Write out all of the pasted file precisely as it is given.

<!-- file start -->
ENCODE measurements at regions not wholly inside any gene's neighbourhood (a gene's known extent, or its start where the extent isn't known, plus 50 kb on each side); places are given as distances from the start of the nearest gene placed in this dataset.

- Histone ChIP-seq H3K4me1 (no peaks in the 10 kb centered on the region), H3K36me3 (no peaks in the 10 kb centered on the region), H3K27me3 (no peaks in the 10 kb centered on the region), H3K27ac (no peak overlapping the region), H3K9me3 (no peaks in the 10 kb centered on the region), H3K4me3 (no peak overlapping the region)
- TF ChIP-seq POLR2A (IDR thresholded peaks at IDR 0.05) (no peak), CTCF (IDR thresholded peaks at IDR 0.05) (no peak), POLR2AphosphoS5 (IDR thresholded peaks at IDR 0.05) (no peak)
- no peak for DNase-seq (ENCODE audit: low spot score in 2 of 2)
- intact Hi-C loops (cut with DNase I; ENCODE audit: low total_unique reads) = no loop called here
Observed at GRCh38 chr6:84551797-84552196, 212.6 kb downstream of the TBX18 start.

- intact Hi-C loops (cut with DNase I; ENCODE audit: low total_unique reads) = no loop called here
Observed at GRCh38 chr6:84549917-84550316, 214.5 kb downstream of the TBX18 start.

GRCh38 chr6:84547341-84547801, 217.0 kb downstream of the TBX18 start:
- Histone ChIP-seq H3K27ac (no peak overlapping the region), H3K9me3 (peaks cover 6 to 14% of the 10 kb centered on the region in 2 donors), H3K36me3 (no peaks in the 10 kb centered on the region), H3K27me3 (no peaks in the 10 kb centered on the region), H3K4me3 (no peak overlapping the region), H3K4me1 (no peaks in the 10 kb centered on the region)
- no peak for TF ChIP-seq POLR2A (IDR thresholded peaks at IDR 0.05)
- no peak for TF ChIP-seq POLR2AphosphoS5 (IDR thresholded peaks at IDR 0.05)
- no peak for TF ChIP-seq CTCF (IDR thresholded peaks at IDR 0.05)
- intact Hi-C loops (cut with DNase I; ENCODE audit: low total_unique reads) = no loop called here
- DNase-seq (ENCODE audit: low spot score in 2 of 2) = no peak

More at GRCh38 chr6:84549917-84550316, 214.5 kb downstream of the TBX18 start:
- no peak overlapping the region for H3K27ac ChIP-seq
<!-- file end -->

ENCODE measurements at regions not wholly inside any gene's neighbourhood (a gene's known extent, or its start where the extent isn't known, plus 50 kb on each side); places are given as distances from the start of the nearest gene placed in this dataset.

- Histone ChIP-seq H3K4me1 (no peaks in the 10 kb centered on the region), H3K36me3 (no peaks in the 10 kb centered on the region), H3K27me3 (no peaks in the 10 kb centered on the region), H3K27ac (no peak overlapping the region), H3K9me3 (no peaks in the 10 kb centered on the region), H3K4me3 (no peak overlapping the region)
- TF ChIP-seq POLR2A (IDR thresholded peaks at IDR 0.05) (no peak), CTCF (IDR thresholded peaks at IDR 0.05) (no peak), POLR2AphosphoS5 (IDR thresholded peaks at IDR 0.05) (no peak)
- no peak for DNase-seq (ENCODE audit: low spot score in 2 of 2)
- intact Hi-C loops (cut with DNase I; ENCODE audit: low total_unique reads) = no loop called here
Observed at GRCh38 chr6:84551797-84552196, 212.6 kb downstream of the TBX18 start.

- intact Hi-C loops (cut with DNase I; ENCODE audit: low total_unique reads) = no loop called here
Observed at GRCh38 chr6:84549917-84550316, 214.5 kb downstream of the TBX18 start.

GRCh38 chr6:84547341-84547801, 217.0 kb downstream of the TBX18 start:
- Histone ChIP-seq H3K27ac (no peak overlapping the region), H3K9me3 (peaks cover 6 to 14% of the 10 kb centered on the region in 2 donors), H3K36me3 (no peaks in the 10 kb centered on the region), H3K27me3 (no peaks in the 10 kb centered on the region), H3K4me3 (no peak overlapping the region), H3K4me1 (no peaks in the 10 kb centered on the region)
- no peak for TF ChIP-seq POLR2A (IDR thresholded peaks at IDR 0.05)
- no peak for TF ChIP-seq POLR2AphosphoS5 (IDR thresholded peaks at IDR 0.05)
- no peak for TF ChIP-seq CTCF (IDR thresholded peaks at IDR 0.05)
- intact Hi-C loops (cut with DNase I; ENCODE audit: low total_unique reads) = no loop called here
- DNase-seq (ENCODE audit: low spot score in 2 of 2) = no peak

More at GRCh38 chr6:84549917-84550316, 214.5 kb downstream of the TBX18 start:
- no peak overlapping the region for H3K27ac ChIP-seq